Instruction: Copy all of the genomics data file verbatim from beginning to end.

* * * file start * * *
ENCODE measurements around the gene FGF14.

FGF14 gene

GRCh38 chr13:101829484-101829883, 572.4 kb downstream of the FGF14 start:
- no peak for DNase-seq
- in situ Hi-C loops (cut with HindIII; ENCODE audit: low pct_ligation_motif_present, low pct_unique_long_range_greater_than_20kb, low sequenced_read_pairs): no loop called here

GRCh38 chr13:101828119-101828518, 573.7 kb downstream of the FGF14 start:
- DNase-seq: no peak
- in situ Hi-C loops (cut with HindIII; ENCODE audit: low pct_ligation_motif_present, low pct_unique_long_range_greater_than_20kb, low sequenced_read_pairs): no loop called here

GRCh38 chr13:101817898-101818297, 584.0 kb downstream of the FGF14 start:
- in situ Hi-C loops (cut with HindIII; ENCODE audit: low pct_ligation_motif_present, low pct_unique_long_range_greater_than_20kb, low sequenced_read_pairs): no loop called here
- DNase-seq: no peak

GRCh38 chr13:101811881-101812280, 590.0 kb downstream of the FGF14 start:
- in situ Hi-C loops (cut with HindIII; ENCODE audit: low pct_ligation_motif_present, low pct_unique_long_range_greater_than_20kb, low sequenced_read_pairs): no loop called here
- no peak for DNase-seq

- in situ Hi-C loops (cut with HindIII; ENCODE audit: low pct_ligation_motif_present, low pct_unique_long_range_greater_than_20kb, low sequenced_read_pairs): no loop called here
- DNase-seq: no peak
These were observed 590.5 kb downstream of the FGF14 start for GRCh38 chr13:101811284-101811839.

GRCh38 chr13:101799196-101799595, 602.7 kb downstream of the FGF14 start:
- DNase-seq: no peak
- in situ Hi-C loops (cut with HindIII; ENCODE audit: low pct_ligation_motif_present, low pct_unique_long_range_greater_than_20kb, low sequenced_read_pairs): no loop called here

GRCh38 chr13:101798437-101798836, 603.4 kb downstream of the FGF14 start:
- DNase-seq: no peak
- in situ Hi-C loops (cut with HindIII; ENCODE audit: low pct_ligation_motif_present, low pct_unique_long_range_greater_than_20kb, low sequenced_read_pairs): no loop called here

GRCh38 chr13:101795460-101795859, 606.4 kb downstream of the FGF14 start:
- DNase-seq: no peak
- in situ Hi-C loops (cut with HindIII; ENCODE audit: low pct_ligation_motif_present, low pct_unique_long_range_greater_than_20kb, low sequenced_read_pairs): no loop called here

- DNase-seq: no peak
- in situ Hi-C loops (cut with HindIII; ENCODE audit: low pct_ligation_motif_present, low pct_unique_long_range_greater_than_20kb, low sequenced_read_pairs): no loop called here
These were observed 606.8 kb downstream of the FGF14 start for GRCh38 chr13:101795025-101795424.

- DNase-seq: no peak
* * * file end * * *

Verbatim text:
ENCODE measurements around the gene FGF14.

FGF14 gene

GRCh38 chr13:101829484-101829883, 572.4 kb downstream of the FGF14 start:
- no peak for DNase-seq
- in situ Hi-C loops (cut with HindIII; ENCODE audit: low pct_ligation_motif_present, low pct_unique_long_range_greater_than_20kb, low sequenced_read_pairs): no loop called here

GRCh38 chr13:101828119-101828518, 573.7 kb downstream of the FGF14 start:
- DNase-seq: no peak
- in situ Hi-C loops (cut with HindIII; ENCODE audit: low pct_ligation_motif_present, low pct_unique_long_range_greater_than_20kb, low sequenced_read_pairs): no loop called here

GRCh38 chr13:101817898-101818297, 584.0 kb downstream of the FGF14 start:
- in situ Hi-C loops (cut with HindIII; ENCODE audit: low pct_ligation_motif_present, low pct_unique_long_range_greater_than_20kb, low sequenced_read_pairs): no loop called here
- DNase-seq: no peak

GRCh38 chr13:101811881-101812280, 590.0 kb downstream of the FGF14 start:
- in situ Hi-C loops (cut with HindIII; ENCODE audit: low pct_ligation_motif_present, low pct_unique_long_range_greater_than_20kb, low sequenced_read_pairs): no loop called here
- no peak for DNase-seq

- in situ Hi-C loops (cut with HindIII; ENCODE audit: low pct_ligation_motif_present, low pct_unique_long_range_greater_than_20kb, low sequenced_read_pairs): no loop called here
- DNase-seq: no peak
These were observed 590.5 kb downstream of the FGF14 start for GRCh38 chr13:101811284-101811839.

GRCh38 chr13:101799196-101799595, 602.7 kb downstream of the FGF14 start:
- DNase-seq: no peak
- in situ Hi-C loops (cut with HindIII; ENCODE audit: low pct_ligation_motif_present, low pct_unique_long_range_greater_than_20kb, low sequenced_read_pairs): no loop called here

GRCh38 chr13:101798437-101798836, 603.4 kb downstream of the FGF14 start:
- DNase-seq: no peak
- in situ Hi-C loops (cut with HindIII; ENCODE audit: low pct_ligation_motif_present, low pct_unique_long_range_greater_than_20kb, low sequenced_read_pairs): no loop called here

GRCh38 chr13:101795460-101795859, 606.4 kb downstream of the FGF14 start:
- DNase-seq: no peak
- in situ Hi-C loops (cut with HindIII; ENCODE audit: low pct_ligation_motif_present, low pct_unique_long_range_greater_than_20kb, low sequenced_read_pairs): no loop called here

- DNase-seq: no peak
- in situ Hi-C loops (cut with HindIII; ENCODE audit: low pct_ligation_motif_present, low pct_unique_long_range_greater_than_20kb, low sequenced_read_pairs): no loop called here
These were observed 606.8 kb downstream of the FGF14 start for GRCh38 chr13:101795025-101795424.

- DNase-seq: no peak